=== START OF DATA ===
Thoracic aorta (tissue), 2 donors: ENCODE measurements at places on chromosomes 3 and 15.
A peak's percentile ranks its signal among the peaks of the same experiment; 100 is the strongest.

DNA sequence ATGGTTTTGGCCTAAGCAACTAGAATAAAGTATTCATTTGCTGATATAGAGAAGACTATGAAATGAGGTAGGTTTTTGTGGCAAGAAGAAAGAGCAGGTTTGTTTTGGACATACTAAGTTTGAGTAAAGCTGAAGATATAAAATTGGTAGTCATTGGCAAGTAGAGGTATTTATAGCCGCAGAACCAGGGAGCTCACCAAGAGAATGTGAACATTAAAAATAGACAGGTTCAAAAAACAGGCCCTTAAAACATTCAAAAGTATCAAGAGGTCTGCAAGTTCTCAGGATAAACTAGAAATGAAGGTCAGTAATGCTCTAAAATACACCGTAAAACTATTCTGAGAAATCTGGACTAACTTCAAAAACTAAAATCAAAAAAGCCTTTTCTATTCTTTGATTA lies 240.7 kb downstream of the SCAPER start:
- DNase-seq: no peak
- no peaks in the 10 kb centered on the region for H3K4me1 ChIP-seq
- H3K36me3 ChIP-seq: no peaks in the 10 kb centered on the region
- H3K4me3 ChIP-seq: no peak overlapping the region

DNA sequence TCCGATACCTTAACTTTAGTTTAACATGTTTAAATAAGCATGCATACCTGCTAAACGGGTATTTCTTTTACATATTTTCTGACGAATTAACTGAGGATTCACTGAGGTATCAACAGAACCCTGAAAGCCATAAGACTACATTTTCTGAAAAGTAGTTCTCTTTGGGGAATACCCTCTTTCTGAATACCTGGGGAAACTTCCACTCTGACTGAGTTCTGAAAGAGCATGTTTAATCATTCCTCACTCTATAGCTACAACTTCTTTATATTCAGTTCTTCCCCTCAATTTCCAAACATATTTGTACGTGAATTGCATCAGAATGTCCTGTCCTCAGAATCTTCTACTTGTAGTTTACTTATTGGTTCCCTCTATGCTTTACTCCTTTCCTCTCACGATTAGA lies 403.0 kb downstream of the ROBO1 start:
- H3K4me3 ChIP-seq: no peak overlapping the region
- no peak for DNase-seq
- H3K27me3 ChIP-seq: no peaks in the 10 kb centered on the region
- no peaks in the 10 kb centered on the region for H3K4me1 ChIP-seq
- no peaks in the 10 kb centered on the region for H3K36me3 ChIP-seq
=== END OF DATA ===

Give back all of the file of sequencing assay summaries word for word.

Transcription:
Thoracic aorta (tissue), 2 donors: ENCODE measurements at places on chromosomes 3 and 15.
A peak's percentile ranks its signal among the peaks of the same experiment; 100 is the strongest.

DNA sequence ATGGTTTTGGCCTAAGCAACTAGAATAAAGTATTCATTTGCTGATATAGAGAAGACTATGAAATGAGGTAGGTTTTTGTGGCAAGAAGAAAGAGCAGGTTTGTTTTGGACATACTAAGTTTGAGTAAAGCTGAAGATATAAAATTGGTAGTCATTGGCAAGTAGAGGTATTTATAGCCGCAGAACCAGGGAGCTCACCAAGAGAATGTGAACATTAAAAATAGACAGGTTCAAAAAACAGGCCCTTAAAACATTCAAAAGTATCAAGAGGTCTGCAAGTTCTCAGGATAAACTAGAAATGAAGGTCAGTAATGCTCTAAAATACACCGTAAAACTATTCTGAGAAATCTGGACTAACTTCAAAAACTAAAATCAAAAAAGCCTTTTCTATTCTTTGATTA lies 240.7 kb downstream of the SCAPER start:
- DNase-seq: no peak
- no peaks in the 10 kb centered on the region for H3K4me1 ChIP-seq
- H3K36me3 ChIP-seq: no peaks in the 10 kb centered on the region
- H3K4me3 ChIP-seq: no peak overlapping the region

DNA sequence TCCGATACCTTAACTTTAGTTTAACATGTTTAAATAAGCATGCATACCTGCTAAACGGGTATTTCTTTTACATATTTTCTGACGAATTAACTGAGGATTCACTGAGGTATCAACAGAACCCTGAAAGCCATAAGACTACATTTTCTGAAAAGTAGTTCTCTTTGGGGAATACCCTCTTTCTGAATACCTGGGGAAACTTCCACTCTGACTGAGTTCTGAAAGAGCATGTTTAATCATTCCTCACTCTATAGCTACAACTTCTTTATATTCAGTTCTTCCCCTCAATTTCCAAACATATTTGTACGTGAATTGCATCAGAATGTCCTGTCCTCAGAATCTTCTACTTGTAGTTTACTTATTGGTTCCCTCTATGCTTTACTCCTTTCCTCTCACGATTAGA lies 403.0 kb downstream of the ROBO1 start:
- H3K4me3 ChIP-seq: no peak overlapping the region
- no peak for DNase-seq
- H3K27me3 ChIP-seq: no peaks in the 10 kb centered on the region
- no peaks in the 10 kb centered on the region for H3K4me1 ChIP-seq
- no peaks in the 10 kb centered on the region for H3K36me3 ChIP-seq